The Senate Gang of 8 immigration bill received good news yesterday when the CBO reported that the legislation would save the country $197 billion in its first decade, and an additional $700 billion in the next 10 years after. Here’s a roundup of some of the commentary today on what the score means:
From Ezra Klein at the Washington Post Wonkblog:
This isn’t just a good CBO report. It’s a wildly good CBO report. They’re basically saying immigration reform is a free lunch: It cuts the deficit by growing the economy. It makes Americans better off and it makes immigrants better off. At a time when the U.S. economy desperately needs a bit of help, this bill, according to the CBO, helps. And politically, it forces opponents of the bill onto the ground they’re least comfortable occupying: They have to argue that immigration reform is bad for cultural or ethical reasons rather than economic ones.
From Ezra Klein and Evan Soltas at the Washington Post Wonkblog:
Ultimately, the CBO report rips a layer of artifice from the immigration debate. Few critics of immigration reform really base their opposition on concerns about the deficit or the economy. Their real concern with immigration is cultural and sociological. But that’s dangerous political ground. It’s easier to frame opposition using the bloodless language of the budget than the combustible language of national character and composition.
That’s the real damage the CBO did to the anti-immigration caucus. It took the bloodless language of the budget away from them. It left them only with their real concerns — the ones they’d prefer not to emphasize. That will perhaps lead to a slightly more truthful debate about immigration reform, but one that is much more dangerous for the anti-reform side, and for the Republican Party.
From the White House, in a statement:
Today, we have more proof that bipartisan commonsense immigration reform will be good for economic growth and deficit reduction: this time, in the form of a nonpartisan Congressional Budget Office estimate.
From Sen. Chuck Schumer (D-NY), a member of the Gang of 8:
This report is a huge momentum boost for immigration reform. This debunks the idea that immigration reform is anything other than a boon to our economy, and robs the bill’s opponents of one of their last remaining arguments.
From Sen. Marco Rubio (R-FL), also a member of the Gang of 8:
The CBO has further confirmed what most conservative economists have found: reforming our immigration system is a net benefit for our economy, American workers and taxpayers.
From Markos Moulitsas at Daily Kos:
Not a good day for opponents of comprehensive immigration reform, who have been arguing that legalization would explode the deficit. The reality? It’s one of the best deficit-cutting measures on the table.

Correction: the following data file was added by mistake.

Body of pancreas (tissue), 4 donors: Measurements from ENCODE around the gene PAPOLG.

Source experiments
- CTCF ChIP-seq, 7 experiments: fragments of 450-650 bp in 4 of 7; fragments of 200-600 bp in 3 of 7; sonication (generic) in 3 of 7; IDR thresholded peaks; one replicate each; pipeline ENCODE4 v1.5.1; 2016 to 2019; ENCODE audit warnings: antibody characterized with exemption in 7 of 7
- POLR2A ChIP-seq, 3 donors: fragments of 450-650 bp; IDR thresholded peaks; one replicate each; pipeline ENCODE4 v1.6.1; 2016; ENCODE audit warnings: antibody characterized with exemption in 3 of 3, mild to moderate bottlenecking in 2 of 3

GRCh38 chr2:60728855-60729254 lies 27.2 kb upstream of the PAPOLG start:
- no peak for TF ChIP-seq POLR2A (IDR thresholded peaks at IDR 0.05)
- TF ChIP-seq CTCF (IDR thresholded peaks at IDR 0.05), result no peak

Tellingly, the (non)response from Republicans is to just tell people not to pay any attention to the bill. Jeff Sessions–the man who inadvertently made the report better by asking for a 20-year score in the first place, predictably now claims that the score is flawed:
CBO did not provide enough information to assess the assumptions it made about the educational background of illegal immigrants and thus their methodology may be substantially flawed. An accurate analysis would acknowledge that half of that population does not have high school degrees, and is therefore more likely to receive far more in government support than they will pay in the form of taxes. For every dollar a low-income illegal immigrant might pay in either taxes or payroll contributions, he or she could easily receive two dollars back from the government in the form of public assistance for their household.
The Heritage Foundation has been claiming complete falsehoods about the CBO score, including the excerpt below where they claim that CBO only scored for 10 years (when they very clearly scored for 20). The Heritage Foundation is the group that released a heavily-criticized report of its own last month, which premised that immigrants are takers and a drain on society, and thus found a very different conclusion from the CBO’s score. (And that was before one of the Heritage Report’s co-authors, Jason Richwine, was found to have believed that Latinos inherently have lower IQs.)
Here’s how they do business. A piece of legislation is going to cost trillions of dollars, but Members of Congress don’t want the public to see that. Instead, they have the Congressional Budget Office (CBO) look at the bill for just the first 10 years—and they move any costly items off into the future on purpose.
And some Republicans are now claiming that they never liked CBO much anyway:
Just got an email from a House Republican reminding me that none of them trust CBO, so this doesn’t much matter to them.
— Jake Sherman (@JakeSherman) June 18, 2013